Unnamed Jefferson Townspeople 12

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Unnamed Jefferson Townspeople 12
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Unnamed Jefferson Townspeople 12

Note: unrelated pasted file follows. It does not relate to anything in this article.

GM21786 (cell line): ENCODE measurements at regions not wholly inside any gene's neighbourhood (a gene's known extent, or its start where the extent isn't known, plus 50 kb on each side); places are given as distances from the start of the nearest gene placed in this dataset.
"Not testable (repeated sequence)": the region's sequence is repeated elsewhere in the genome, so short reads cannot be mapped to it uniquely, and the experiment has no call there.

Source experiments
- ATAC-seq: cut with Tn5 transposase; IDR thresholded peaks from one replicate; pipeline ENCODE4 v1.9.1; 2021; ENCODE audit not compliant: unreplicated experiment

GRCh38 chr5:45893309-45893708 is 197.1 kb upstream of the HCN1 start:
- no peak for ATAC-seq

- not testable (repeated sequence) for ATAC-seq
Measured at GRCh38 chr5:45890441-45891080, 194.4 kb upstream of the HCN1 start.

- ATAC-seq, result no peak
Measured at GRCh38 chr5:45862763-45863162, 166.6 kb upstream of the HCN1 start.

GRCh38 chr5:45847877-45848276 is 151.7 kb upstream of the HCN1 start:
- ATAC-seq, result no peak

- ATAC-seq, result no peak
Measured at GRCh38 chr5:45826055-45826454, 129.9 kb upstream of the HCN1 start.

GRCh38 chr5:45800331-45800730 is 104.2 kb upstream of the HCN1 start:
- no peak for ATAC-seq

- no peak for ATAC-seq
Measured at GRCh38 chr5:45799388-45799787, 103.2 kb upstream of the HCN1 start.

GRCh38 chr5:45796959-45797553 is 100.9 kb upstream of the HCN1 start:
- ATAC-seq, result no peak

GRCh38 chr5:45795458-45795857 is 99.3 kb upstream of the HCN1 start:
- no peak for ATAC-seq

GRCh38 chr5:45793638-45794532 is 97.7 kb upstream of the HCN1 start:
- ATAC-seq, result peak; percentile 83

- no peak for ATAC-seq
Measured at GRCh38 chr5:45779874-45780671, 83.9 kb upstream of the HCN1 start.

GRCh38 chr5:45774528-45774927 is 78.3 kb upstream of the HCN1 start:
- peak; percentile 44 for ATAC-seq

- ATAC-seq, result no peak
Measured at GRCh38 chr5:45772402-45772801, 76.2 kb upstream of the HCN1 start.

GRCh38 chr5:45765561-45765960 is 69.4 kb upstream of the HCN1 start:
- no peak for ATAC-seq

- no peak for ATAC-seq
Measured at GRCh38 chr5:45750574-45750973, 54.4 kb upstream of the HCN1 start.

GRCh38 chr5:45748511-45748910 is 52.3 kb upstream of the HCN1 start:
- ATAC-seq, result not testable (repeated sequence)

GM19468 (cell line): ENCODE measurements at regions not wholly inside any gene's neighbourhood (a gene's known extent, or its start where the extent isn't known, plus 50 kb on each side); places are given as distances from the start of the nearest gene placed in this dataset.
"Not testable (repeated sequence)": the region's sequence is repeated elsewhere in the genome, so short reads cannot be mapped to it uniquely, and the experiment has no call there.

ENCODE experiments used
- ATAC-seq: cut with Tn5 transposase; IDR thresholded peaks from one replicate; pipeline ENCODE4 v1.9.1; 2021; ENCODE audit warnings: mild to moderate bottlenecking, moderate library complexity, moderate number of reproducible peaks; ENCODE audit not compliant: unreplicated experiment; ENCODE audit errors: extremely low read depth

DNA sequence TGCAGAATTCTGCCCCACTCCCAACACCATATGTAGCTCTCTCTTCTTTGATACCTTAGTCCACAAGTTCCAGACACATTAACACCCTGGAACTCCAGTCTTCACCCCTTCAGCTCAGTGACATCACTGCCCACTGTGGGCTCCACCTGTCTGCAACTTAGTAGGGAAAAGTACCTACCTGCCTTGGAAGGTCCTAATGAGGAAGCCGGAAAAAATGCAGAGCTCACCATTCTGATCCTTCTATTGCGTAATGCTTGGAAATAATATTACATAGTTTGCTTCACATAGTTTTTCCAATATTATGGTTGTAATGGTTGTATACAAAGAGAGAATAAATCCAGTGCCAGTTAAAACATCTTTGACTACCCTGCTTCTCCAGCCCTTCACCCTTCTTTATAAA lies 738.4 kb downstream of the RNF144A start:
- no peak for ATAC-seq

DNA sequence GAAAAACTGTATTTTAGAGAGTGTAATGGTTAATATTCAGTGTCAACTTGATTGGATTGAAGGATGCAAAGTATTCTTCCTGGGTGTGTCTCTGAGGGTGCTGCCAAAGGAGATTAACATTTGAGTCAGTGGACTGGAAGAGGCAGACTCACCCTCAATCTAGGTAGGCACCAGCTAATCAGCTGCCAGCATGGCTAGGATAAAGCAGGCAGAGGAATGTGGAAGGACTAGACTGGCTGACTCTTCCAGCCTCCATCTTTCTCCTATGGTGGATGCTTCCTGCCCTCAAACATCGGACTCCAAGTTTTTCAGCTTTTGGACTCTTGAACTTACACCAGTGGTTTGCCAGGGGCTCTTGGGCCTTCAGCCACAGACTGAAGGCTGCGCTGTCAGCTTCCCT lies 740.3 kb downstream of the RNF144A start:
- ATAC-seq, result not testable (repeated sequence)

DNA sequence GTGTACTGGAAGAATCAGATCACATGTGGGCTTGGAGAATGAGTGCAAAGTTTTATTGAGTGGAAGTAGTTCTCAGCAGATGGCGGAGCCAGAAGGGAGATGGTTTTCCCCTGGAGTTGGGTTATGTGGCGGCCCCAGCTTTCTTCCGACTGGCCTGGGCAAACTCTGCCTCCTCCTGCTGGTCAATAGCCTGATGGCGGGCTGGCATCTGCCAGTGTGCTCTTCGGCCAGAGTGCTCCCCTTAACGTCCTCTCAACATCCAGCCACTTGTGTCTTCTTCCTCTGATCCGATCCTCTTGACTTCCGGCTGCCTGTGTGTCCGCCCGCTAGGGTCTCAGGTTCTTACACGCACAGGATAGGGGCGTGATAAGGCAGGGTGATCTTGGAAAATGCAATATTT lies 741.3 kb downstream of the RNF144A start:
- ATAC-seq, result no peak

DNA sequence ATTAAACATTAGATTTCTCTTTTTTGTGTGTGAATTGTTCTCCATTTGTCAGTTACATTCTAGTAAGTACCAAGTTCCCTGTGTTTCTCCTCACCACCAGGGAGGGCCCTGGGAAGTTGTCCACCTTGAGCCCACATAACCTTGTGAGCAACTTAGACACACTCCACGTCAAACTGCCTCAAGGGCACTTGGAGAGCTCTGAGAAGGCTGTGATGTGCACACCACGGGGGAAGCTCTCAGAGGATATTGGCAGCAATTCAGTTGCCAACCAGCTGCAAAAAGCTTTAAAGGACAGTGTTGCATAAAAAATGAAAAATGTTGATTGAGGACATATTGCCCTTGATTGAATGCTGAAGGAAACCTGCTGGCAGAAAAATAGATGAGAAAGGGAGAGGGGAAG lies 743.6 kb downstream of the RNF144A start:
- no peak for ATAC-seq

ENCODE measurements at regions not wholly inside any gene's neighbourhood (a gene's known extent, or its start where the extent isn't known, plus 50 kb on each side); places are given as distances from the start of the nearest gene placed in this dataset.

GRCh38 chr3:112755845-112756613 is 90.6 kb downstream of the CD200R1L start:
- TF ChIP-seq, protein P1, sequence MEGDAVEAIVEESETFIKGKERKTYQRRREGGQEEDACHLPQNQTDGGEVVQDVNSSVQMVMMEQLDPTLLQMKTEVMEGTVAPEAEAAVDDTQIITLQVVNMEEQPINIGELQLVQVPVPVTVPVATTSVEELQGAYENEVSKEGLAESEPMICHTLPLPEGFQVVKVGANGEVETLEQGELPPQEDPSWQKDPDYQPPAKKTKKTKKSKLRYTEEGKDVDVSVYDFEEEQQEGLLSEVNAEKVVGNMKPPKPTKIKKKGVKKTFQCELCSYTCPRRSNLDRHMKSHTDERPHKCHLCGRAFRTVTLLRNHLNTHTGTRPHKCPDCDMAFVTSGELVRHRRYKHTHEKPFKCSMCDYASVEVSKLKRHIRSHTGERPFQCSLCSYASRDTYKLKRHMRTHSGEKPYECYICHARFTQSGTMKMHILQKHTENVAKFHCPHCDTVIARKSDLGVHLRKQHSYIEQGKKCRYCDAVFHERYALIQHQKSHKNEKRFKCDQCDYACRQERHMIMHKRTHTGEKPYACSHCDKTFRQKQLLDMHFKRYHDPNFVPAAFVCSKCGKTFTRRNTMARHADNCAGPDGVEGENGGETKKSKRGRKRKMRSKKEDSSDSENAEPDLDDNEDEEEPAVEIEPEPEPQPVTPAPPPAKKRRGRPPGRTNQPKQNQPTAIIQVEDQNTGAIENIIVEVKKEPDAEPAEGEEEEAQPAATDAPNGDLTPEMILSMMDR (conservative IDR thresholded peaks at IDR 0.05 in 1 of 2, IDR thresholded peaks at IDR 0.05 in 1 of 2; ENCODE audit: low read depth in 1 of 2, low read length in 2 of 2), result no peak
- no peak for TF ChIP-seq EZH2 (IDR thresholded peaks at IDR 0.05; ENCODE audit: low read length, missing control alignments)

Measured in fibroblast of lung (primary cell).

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One of the narrative devices that Faulkner regularly deploys is using the larger population of Jefferson as a kind of chorus to provide commentary on the characters or events of a specific story. In each case it seems fair to say that the "townspeople" he uses this way are implicitly the white people, but it seems more accurate to create a separate "Character=Jefferson Townspeople" for each text in which the device occurs. In "Uncle Willy" the narrator refers to this group as "them" - the townspeople who serve as an uncomprehending audience to Willy's life and to the narrator's own actions (225, 227, etc.). This group includes the "town trade" that begins patronizing Willy's drugstore after the new clerk cleans it up (233), and Willy's neighbors on the "quiet side street," the "country people who have moved to town within within the last fifteen years" who are particularized as "mail carriers and little storekeepers," "ladies with sun-bonnets," "little children" and "grown girls" (237). This group also includes the "men" in stores who ogle Willy's wife when she arrives in town (237). This group does not include the boys who play baseball with the narrator (and who unthinkingly admire Willy), the adult members of the narrator's church (who intervene in Willy's life in an effort to redeem him), or the "good women" (who effectively drive Willy out of town); these collective characters have their own entries in this index.

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